Written by Callum Walker
If the current coronavirus pandemic has taught us anything, it’s that we are stronger united than divided. With that in mind, it seems almost the perfect time for Super League and the RFL to once more be part of the same entity.
In 2018, Super League clubs voted in the majority for a split away from the Rugby Football League following a series of bitter infighting. Robert Elstone – ex-Everton FC chief executive – became chief executive of Super League as the competition entered a new era, essentially free from governing body oversight.
Less than two years since signing the divorce papers, it appears almost inevitable that the RFL and Super League will need to bang their heads together if clubs are to survive. Currently, the game is not big enough for two separate bodies to go head-to-head and it is the RFL that is in the driving seat.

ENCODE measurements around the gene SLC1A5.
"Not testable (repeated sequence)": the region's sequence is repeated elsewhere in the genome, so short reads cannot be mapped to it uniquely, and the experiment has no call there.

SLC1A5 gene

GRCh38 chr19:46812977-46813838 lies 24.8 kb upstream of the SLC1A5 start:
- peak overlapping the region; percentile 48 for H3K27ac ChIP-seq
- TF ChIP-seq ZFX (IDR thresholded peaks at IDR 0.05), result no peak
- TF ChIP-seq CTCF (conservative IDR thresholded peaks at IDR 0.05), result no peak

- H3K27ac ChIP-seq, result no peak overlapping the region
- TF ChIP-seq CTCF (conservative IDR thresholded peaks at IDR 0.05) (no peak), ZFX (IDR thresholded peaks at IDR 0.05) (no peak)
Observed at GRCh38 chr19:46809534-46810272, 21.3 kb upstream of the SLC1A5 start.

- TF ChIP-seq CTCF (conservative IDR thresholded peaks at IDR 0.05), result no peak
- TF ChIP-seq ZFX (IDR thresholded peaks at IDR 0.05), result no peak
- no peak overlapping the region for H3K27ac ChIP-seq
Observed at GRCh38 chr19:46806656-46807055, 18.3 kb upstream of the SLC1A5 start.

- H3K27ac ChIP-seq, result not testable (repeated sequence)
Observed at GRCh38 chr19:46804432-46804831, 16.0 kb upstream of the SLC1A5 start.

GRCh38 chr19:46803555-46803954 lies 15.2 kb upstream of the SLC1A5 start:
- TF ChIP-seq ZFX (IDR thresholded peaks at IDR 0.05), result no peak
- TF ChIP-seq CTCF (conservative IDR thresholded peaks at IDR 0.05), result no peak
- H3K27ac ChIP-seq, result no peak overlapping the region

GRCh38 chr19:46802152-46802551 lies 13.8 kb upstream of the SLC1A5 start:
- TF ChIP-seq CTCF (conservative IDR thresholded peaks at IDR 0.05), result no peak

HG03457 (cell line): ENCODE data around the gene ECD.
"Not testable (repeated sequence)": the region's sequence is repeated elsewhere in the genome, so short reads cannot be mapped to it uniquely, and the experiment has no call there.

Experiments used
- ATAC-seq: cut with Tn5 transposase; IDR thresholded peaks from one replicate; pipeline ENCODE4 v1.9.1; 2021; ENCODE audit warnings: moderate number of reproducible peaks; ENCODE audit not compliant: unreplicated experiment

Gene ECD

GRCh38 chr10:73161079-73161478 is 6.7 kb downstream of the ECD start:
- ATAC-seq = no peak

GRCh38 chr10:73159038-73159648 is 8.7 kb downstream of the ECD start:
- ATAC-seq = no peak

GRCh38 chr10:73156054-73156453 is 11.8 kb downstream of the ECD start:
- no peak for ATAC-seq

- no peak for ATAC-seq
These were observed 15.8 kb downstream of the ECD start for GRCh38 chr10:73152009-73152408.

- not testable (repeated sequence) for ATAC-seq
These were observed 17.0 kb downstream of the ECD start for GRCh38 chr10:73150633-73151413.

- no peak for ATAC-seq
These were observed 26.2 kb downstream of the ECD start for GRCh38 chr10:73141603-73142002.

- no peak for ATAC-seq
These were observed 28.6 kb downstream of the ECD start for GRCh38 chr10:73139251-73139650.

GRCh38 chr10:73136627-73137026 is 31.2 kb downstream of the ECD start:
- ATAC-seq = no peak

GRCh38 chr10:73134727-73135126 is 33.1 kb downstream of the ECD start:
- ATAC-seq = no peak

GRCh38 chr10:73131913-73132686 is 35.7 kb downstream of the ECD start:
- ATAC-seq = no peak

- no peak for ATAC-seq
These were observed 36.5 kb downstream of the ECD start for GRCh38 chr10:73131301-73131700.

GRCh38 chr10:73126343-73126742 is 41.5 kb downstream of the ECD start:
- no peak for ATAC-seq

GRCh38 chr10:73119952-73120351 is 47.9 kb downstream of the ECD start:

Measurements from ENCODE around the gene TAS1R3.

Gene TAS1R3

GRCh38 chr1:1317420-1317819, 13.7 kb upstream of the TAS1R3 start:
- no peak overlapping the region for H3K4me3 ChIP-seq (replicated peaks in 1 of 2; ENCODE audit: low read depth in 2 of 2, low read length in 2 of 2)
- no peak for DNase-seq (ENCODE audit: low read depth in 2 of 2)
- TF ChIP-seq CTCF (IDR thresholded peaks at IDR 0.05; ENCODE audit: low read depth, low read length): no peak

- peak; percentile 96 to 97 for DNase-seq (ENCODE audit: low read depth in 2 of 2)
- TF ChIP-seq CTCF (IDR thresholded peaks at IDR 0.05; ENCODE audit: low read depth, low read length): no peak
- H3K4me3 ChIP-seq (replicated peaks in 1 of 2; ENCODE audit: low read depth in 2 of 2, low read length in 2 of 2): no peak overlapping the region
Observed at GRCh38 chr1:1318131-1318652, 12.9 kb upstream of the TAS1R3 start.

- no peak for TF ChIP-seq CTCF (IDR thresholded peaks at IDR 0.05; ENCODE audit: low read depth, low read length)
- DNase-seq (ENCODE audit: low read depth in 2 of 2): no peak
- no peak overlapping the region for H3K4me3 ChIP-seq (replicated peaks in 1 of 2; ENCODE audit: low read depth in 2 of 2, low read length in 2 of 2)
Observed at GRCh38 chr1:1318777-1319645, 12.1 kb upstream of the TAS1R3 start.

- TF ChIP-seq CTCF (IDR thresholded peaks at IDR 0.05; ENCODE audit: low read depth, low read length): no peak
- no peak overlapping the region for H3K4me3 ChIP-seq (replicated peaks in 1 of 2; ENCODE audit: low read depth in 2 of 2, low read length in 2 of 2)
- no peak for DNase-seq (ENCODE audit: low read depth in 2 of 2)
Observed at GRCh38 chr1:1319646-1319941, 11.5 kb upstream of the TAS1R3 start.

Whilst Elstone championed the original split, it is RFL chief executive Ralph Rimmer leading the charge in government negotiations to receive some kind of bailout deal. That would mean a bailout for ALL clubs, not just those in Super League. And, more importantly, it would mean that the RFL would get the money, not the clubs, and it would be THAT governing body in charge of its distribution.
— Betfred Super League (@SuperLeague) April 11, 2020
But, categorically, there will be no funds released if the sport is split. And, with the RFL enjoying an advantage, Super League clubs may well be forced to eat humble pie and scrap that level of autonomy that they achieved with the original break away.
If that is the case, then the RFL will yet again hold all the cards, though Super League chairmen may well get a greater say in the newly-organised restructure.
What makes the merger even more likely is the fact that if there is money at stake and the difference between accepting and rejecting is the difference between surviving and dying, then clubs are not exactly going to let pride stand in the way. And, if they do, then more fool them for destroying their club.